Interview: Parading by with Frontperson


Frontperson — Interview

Birds of a feather may flock together, but friends in music create in far better harmony. Such is the case with Kathryn Calder (The New Pornographers) and Mark Andrew Hamilton (Woodpigeon)—aka Frontperson—who are back together to share the spotlight with their latest album, Parade, available today on Oscar St. Records.

I recently sat down with Kathryn and Mark to discuss connecting creativity to nature, making music with love, and avoiding any Back to the Future II scenarios.

AH: The new Frontperson record Parade is due April 29 on Oscar St. Records. It has been quite a few years in the making, with lots of roadblocks along the way. Had the pandemic never pumped the brakes on life, would this have been a different album creatively? How much did circumstances impact the songwriting itself?

MH: These songs were actually written before the pandemic, so for me it’s a bit of a time capsule of how I was feeling and what I was doing in the months beforehand. What the pandemic did, however, was gave us a moment’s pause and the ability to put things on hold for a little bit, which had a direct impact instead on our time working on the artwork, the music videos and discussing other ideas and approaches. The record almost felt frozen in amber for a time, while the pandemic did its thing—my relationship to time changed so much that somehow this record feels both as though we made it 3 weeks ago and 3 years ago simultaneously. The time away from it also makes it new for me too. Coming back to it after our pandemic pause, I kept hearing surprise things I’d forgotten.

KC: I don’t think I have anything to add here! Pretty much what Mark said!

AH: I come from the world of publishing. Every time I release a comic book or graphic novel into the world, I still hold it and am amazed at the thought of this thing now existing that didn’t before. Do you have similar feelings when you hold a newly-pressed album? What does Parade mean to you on your own personal timeline of life?

MH: Frontperson to me feels like a photo album of one of my best friendships in life. I held a copy of Parade a little while ago for the first time and called Kathryn and we talked and laughed as we always do, and it just felt like par for the course or one of the steps of putting out a record. But I’m also not someone to really dwell on things, and we’re already neck-deep in our next project together, so it feels more like a nice punctuation mark. Like, “Oh right! Nice! They’re here!”

KC: It’s always a special day to release an album, I’m always excited for people to hear it, and it is always amazing to me too that something that starts out as nothing, turns into something! There’s magic in that.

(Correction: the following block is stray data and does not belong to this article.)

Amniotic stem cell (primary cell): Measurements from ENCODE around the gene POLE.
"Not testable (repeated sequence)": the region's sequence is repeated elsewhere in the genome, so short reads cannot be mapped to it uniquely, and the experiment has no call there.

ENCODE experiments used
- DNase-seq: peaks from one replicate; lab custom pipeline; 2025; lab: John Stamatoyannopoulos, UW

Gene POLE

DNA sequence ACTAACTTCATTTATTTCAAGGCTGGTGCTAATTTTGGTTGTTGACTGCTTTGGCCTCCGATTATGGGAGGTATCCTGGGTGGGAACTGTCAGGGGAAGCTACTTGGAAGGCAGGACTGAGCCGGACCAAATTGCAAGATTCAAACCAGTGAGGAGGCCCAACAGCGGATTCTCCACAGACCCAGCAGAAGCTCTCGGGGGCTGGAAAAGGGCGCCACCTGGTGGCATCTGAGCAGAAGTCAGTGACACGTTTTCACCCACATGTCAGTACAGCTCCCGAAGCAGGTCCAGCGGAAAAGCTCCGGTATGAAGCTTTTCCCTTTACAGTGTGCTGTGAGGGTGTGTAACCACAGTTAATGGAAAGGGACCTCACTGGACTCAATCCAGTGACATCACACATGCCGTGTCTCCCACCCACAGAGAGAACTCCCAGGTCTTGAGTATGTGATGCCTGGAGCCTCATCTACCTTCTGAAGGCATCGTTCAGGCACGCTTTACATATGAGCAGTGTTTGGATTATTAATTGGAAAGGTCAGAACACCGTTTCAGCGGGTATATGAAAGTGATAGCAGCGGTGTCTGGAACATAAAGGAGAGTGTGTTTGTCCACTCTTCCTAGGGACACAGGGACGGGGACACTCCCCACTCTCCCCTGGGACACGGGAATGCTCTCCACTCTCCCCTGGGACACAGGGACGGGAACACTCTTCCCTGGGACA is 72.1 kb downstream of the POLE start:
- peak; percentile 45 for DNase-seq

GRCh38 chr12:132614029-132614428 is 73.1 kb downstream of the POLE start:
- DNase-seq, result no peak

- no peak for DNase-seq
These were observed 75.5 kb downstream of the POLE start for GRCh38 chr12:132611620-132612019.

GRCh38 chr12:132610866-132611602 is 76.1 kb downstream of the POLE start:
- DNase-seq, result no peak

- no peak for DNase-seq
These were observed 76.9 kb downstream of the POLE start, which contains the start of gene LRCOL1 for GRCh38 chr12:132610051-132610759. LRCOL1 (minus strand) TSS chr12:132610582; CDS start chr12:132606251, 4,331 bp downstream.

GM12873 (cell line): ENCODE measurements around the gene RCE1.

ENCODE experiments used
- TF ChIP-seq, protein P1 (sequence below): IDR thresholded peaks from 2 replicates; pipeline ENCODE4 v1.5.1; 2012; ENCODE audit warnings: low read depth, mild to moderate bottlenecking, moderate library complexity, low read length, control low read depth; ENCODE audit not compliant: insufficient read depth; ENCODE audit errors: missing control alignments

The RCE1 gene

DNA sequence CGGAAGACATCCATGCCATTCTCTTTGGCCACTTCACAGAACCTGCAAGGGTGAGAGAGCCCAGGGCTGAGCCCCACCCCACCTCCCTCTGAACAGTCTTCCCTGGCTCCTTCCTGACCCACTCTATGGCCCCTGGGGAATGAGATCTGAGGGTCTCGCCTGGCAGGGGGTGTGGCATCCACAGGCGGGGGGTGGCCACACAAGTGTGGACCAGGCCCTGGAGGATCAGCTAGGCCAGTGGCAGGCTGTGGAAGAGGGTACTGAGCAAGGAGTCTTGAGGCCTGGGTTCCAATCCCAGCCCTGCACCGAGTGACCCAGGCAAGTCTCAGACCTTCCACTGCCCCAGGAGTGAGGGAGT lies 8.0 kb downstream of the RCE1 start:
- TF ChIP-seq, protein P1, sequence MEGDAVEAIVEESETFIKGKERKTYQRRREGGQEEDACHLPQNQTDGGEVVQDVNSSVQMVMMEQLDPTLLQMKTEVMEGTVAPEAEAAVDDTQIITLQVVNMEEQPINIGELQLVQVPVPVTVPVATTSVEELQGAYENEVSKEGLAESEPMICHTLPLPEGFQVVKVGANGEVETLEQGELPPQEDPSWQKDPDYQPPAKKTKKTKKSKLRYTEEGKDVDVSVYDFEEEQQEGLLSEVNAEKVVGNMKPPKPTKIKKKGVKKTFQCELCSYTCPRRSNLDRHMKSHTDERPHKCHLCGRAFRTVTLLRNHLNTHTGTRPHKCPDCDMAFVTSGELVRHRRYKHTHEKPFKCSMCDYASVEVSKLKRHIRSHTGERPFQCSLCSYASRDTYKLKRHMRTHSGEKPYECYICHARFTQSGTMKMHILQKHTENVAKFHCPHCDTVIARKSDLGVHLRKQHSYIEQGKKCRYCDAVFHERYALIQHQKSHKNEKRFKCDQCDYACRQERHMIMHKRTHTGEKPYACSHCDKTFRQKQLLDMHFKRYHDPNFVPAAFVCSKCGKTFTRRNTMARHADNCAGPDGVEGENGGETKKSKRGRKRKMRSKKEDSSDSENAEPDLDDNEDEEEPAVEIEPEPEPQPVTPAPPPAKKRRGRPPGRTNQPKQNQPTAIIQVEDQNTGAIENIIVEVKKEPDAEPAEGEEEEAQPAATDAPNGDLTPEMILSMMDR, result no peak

AH: You recorded Parade just a stone’s throw away from the Pacific Ocean. How can a location—or the vibe a location brings—impact an album, and how did Vancouver Island do that with this one?

MH: Vancouver Island has become such a haven of stress relief for me, and making our records there in a place of calm escape has been truly magical. The water, the lushness, the vegetation and the animal life wandering about have a definite effect on me while I’m there. I think you can hear the atmosphere in some of the brightness and vividness of the sounds. So, it had a definite effect.

KC: I always turn to nature, particularly the ocean, to help me feel inspired and when I want to reflect on the bigger picture in life. I think when I look out at the vastness of the ocean, there’s a broader perspective that I feel I can access, when it’s visually presented in such a grand way. It helps me access things I’m either trying to work through, or things that I’m thinking about, and those thoughts turn into my lyrics. I feel very lucky to live so close to such a source of inspiration to me!

AH: What would someone learn about you in sitting down to listen to Parade front to back?

MH: I think a power of Frontperson for me is feeling like my friend has my back, and that I can talk about things that sometimes would be a little more awkward or harder to do alone. Even if the narratives in the songs are a world away from being about our friendship, I think that by presenting these things together it’s inherently also connected to that. So maybe with that in mind, I’d like someone to hear our record and just not feel alone, or alone in their experiences. I’m a big fan of personal interpretations of things, whatever that inspires within people.

KC: I don’t know if my songs are so obvious, but I hope that someone would pick up on the fact that we are really and truly trying to send a little love and connection back out into the world. And that we really like creating music, and that the music is playful enough that it comes across that we were enjoying ourselves making it. You know that expression when someone makes a meal with love, it tastes better, that’s the equivalent of what I hope somebody would feel when they listen to this record. It was made with love!

AH: You both have taken different journeys in music, eventually finding your creative paths crossing and splintering off together. What would young Kathryn and Mark—versions of yourselves yet unfamiliar with each other—think of this record if they had a chance to listen to it back then?

MH: Something I’ve worked hard on sorting out for myself is to believe that things that have come along in my life at exactly when they were supposed to. I suppose in the past there were moments where I regretted having spent certain years with certain people, doing the wrong degree at university the first time, or not even learning the guitar until I was in my 20s. But now I’m very content and happy with how things have come along and when they’ve come along. A bit of a long-winded set-up to answer your question, but I think if young Mark heard this record, he would mostly be excited to make the record. I hope that people can hear just how enjoyable it was to make the thing. I’d also be pretty awed by Kathryn’s talents. I’d be excited and nervous. OMG. Now young Mark is just nervous about how many mistakes he’d probably make during recording.